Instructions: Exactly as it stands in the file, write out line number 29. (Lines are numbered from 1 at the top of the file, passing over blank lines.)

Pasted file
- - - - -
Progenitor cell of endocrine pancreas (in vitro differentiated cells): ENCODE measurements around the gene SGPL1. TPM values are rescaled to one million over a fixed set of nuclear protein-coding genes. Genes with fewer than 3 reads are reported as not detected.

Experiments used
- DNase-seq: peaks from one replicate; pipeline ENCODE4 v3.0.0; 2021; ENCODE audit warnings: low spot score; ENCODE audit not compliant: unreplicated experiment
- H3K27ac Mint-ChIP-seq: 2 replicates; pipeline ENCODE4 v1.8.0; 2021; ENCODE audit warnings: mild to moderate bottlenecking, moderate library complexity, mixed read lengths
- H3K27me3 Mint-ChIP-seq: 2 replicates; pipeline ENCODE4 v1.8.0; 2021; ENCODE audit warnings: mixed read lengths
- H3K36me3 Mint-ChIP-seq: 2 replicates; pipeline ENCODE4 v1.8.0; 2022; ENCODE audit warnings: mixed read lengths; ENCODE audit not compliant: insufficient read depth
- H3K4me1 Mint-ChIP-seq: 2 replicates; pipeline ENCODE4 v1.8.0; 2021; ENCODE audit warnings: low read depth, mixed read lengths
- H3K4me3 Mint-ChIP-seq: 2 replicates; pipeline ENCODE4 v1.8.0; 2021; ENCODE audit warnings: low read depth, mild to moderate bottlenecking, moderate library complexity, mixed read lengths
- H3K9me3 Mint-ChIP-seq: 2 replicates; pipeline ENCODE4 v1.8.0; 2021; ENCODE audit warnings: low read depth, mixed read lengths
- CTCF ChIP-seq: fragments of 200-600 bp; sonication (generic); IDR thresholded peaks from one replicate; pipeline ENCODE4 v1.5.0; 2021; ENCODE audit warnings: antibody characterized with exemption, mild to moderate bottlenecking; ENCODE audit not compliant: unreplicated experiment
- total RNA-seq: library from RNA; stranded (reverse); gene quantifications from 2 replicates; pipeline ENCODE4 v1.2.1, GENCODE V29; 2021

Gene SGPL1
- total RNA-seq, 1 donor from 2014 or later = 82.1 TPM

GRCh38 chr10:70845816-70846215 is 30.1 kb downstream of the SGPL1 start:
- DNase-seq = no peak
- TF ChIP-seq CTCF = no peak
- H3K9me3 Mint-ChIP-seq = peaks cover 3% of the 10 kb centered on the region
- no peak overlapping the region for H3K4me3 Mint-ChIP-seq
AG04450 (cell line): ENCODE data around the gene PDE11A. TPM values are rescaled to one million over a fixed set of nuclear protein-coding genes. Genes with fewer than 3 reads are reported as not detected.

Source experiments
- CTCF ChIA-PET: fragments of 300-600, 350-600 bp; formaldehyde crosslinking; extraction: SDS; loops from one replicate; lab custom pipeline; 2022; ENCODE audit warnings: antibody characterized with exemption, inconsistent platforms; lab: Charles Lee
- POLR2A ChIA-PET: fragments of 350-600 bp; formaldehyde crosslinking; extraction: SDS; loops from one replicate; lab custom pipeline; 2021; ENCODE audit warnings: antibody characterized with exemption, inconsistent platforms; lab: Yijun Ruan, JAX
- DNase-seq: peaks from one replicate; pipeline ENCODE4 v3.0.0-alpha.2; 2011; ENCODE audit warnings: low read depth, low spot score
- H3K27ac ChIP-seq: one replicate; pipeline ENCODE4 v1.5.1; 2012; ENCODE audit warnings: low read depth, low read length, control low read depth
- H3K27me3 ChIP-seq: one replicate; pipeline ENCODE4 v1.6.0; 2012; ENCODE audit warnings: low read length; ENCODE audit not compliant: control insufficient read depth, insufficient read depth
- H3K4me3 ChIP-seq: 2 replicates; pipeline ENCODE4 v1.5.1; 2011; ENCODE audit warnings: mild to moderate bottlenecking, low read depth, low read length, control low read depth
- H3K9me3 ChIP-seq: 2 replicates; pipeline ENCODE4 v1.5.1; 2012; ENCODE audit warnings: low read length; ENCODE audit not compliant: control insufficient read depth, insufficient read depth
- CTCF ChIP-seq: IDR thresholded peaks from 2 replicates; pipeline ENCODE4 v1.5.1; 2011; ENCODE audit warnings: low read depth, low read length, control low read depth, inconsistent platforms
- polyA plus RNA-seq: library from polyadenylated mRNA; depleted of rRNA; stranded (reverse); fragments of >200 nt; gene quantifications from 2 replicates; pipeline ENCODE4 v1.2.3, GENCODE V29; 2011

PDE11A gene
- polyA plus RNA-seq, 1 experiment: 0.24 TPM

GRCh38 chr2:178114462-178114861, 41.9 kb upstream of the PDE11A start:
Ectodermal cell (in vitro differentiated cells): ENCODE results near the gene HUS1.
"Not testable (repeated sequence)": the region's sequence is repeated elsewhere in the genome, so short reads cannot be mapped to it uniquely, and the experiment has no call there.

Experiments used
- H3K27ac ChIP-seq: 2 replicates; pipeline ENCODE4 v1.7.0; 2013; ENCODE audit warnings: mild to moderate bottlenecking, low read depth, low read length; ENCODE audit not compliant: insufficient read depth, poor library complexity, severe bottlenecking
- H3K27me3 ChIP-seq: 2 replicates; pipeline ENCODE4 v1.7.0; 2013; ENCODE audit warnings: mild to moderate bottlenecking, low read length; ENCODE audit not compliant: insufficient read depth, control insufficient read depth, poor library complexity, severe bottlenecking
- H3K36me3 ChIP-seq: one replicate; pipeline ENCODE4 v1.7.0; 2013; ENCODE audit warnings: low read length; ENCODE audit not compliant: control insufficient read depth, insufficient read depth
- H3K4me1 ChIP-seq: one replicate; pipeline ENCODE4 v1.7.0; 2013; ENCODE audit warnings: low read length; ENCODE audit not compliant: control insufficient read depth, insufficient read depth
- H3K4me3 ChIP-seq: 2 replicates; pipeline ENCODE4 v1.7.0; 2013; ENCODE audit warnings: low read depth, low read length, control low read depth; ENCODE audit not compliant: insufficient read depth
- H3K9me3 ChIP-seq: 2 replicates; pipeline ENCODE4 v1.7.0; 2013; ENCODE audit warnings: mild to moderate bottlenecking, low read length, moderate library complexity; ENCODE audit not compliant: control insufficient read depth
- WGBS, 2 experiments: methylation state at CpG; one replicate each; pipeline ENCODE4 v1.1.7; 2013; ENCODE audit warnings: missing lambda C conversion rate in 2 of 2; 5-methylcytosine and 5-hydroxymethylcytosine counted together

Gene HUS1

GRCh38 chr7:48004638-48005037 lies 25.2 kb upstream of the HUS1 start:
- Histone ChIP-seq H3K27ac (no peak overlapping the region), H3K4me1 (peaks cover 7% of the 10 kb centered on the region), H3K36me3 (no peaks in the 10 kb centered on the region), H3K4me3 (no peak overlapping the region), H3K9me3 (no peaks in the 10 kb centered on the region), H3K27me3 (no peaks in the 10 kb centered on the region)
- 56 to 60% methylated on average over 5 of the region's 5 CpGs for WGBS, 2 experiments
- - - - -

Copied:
- polyA plus RNA-seq: library from polyadenylated mRNA; depleted of rRNA; stranded (reverse); fragments of >200 nt; gene quantifications from 2 replicates; pipeline ENCODE4 v1.2.3, GENCODE V29; 2011